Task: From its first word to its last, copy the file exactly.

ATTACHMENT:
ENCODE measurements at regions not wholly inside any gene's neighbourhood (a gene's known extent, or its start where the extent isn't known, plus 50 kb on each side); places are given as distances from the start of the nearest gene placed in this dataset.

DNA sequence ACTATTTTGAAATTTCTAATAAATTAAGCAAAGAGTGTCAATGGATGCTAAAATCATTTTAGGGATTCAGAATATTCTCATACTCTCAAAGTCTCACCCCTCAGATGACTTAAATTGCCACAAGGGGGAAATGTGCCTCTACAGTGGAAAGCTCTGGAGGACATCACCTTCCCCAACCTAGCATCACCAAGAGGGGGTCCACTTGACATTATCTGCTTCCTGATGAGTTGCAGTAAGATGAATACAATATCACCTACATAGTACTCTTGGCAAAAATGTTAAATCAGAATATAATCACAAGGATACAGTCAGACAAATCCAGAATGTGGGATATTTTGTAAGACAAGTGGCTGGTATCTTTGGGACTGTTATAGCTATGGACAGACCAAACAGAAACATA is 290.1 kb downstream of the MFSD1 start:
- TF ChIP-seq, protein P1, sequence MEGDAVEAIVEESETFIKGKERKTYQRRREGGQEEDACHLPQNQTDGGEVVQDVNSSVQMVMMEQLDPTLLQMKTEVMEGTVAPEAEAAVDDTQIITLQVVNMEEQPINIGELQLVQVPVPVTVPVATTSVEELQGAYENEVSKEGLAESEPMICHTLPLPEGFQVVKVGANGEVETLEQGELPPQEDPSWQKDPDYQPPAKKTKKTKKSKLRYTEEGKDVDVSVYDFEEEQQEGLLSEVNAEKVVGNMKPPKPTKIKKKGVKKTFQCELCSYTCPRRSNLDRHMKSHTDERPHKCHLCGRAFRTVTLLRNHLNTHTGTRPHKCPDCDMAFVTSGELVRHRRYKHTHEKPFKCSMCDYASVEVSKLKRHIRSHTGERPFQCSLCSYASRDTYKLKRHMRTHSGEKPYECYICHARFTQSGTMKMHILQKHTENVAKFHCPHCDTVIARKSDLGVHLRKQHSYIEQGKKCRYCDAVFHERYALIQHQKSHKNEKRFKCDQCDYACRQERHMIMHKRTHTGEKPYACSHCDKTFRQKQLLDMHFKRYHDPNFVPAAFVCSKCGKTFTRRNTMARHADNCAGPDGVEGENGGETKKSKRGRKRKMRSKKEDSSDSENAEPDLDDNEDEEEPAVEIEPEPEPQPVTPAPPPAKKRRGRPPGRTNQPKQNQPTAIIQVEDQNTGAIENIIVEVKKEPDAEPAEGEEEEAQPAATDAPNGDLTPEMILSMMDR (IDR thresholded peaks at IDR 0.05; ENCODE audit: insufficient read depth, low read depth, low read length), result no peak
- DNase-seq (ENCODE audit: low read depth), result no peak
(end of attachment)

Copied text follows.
ENCODE measurements at regions not wholly inside any gene's neighbourhood (a gene's known extent, or its start where the extent isn't known, plus 50 kb on each side); places are given as distances from the start of the nearest gene placed in this dataset.

DNA sequence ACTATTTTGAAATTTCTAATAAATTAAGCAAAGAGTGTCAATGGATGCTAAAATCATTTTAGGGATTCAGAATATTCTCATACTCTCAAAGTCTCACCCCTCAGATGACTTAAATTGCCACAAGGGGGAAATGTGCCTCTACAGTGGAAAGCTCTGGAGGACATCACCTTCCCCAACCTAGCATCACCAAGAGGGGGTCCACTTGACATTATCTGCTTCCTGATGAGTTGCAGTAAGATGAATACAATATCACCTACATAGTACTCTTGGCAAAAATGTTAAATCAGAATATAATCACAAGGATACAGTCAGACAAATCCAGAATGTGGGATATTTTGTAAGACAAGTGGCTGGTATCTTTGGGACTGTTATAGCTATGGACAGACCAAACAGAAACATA is 290.1 kb downstream of the MFSD1 start:
- TF ChIP-seq, protein P1, sequence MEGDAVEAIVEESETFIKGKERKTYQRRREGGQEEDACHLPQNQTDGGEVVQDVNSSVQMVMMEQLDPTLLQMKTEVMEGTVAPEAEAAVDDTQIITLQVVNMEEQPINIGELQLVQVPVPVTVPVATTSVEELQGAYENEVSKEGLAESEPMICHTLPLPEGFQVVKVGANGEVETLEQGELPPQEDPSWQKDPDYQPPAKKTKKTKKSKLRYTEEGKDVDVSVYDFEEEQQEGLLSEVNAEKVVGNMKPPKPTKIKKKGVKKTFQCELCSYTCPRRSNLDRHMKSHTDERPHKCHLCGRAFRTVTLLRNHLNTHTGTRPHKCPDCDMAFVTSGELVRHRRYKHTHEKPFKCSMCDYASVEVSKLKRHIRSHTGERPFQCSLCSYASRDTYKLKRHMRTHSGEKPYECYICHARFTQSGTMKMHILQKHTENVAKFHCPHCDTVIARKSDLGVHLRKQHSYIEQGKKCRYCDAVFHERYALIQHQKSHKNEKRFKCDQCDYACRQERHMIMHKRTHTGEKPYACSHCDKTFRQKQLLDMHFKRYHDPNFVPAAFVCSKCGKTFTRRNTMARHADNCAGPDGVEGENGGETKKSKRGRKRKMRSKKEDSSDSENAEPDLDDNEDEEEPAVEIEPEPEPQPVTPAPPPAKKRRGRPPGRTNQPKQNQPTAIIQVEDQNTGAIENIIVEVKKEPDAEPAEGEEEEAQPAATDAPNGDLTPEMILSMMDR (IDR thresholded peaks at IDR 0.05; ENCODE audit: insufficient read depth, low read depth, low read length), result no peak
- DNase-seq (ENCODE audit: low read depth), result no peak